Mammoths are making a mighty big comeback. Last week, there was a stir among scientists when a controversial DNA-based study came out claiming that woolly mammoths have their roots exclusively in North America, since it has long been believed that they roamed from Western Europe to North America. Although the study is still raising eyebrows, many heads have turned to the gigantic discovery in Southern France's Auvergne region of a rare fossilized steppe mammoth skull weighing 1,300 pounds.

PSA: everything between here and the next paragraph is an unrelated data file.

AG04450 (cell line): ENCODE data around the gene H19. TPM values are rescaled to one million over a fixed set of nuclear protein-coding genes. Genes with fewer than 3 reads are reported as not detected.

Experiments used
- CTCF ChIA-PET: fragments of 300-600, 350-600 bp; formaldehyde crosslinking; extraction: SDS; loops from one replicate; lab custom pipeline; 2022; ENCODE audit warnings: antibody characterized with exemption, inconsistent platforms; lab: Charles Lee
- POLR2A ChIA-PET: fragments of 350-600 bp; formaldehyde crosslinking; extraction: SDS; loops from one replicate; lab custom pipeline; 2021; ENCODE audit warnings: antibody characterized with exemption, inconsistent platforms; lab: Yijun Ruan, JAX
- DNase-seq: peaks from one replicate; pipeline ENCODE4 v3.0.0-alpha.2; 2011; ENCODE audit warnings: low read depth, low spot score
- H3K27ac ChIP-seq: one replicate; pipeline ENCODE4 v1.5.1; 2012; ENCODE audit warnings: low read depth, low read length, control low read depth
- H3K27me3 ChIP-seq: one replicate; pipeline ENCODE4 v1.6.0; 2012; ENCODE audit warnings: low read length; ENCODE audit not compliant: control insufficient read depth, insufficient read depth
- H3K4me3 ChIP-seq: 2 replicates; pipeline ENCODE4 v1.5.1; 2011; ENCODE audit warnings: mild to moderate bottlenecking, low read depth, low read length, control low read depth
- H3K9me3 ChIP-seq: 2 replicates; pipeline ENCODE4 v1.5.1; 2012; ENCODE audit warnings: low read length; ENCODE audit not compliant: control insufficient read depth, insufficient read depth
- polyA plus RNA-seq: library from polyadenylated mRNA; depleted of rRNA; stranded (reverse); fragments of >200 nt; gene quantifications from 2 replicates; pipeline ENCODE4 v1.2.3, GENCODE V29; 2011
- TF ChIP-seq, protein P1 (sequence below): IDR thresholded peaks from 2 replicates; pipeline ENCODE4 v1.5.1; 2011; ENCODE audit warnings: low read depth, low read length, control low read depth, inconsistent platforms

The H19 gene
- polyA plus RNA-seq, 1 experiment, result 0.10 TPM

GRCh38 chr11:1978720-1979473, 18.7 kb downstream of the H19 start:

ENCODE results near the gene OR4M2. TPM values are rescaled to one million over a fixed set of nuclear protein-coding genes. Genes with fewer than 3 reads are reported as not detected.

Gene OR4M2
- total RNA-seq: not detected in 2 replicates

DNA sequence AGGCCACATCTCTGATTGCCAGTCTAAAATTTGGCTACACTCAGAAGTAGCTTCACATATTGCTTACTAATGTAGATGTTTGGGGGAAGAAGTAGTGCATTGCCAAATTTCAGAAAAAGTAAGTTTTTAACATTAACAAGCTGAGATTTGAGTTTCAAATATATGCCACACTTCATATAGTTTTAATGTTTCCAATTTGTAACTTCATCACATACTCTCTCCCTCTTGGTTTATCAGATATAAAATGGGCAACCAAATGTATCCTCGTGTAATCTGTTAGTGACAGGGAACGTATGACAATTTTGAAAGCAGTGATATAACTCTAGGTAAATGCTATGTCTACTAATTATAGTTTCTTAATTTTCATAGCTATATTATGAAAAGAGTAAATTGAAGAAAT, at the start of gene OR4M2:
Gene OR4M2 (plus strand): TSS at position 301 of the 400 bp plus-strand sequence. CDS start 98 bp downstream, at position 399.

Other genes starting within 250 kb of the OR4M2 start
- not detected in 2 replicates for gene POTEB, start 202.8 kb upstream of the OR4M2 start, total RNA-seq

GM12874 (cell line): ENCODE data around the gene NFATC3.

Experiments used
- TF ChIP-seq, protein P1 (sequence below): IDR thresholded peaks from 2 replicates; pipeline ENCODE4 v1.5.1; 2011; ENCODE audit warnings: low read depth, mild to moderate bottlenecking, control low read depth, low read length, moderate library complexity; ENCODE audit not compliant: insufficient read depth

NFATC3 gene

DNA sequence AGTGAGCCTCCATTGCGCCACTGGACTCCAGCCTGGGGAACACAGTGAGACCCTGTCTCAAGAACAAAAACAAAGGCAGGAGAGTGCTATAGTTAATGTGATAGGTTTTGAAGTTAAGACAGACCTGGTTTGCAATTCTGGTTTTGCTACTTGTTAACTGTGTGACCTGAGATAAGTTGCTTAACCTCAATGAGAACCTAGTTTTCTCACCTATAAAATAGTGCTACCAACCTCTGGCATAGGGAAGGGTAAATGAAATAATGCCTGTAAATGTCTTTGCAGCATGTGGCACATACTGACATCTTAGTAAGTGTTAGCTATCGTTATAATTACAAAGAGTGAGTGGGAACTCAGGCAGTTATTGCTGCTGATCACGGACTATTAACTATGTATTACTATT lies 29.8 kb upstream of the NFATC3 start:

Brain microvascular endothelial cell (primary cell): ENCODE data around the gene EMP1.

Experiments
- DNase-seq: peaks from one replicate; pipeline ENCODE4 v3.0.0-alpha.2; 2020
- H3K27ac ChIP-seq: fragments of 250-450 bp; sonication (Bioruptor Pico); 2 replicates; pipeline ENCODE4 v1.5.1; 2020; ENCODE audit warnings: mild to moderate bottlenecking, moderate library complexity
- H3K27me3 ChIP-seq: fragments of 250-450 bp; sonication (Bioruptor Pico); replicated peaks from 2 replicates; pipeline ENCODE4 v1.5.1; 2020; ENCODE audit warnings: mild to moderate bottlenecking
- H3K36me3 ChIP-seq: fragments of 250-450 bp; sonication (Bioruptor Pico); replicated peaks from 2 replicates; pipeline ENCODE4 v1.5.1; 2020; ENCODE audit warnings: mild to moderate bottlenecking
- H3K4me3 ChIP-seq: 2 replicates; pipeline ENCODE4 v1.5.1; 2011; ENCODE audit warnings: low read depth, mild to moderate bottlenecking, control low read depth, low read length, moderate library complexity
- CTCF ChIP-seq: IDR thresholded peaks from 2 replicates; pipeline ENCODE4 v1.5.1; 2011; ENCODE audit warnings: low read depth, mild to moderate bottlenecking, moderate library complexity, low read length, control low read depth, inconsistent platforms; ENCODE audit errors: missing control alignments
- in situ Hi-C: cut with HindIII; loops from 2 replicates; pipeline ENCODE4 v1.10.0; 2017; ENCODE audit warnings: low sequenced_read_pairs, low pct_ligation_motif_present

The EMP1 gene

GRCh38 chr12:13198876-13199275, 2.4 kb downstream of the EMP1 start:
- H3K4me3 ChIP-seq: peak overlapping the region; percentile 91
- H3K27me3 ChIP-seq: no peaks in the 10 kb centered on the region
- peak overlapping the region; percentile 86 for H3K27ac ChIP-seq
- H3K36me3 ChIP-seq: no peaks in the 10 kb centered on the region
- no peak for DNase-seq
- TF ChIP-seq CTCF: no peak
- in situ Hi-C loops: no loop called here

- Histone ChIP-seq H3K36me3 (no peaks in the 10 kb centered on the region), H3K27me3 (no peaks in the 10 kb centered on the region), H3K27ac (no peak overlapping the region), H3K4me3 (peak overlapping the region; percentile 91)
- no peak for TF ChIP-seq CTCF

Scientists say the find could be the vital missing link in mammoth evolution. At present little is known about the intermediate stage of mammoth history. The steppe mammoth, which came after the southern mammoth and before the woolly mammoth, represents this transitional stage. Because of the lack of steppe mammoth skeletons -- only a handful exist and rarely come with an intact skull -- there have been big debates about the evolution of these hairy creatures. One such theory is that the southern mammoth, once prevalent in Eurasia, evolved into the steppe mammoth as a way of adapting to eastern Asia's colder climate. Another theory holds that mammoth evolution came about in Europe. As debates continue, the new-found skull, which belonged to a male steppe mammoth 35 years of age when it died, could very well hold some answers.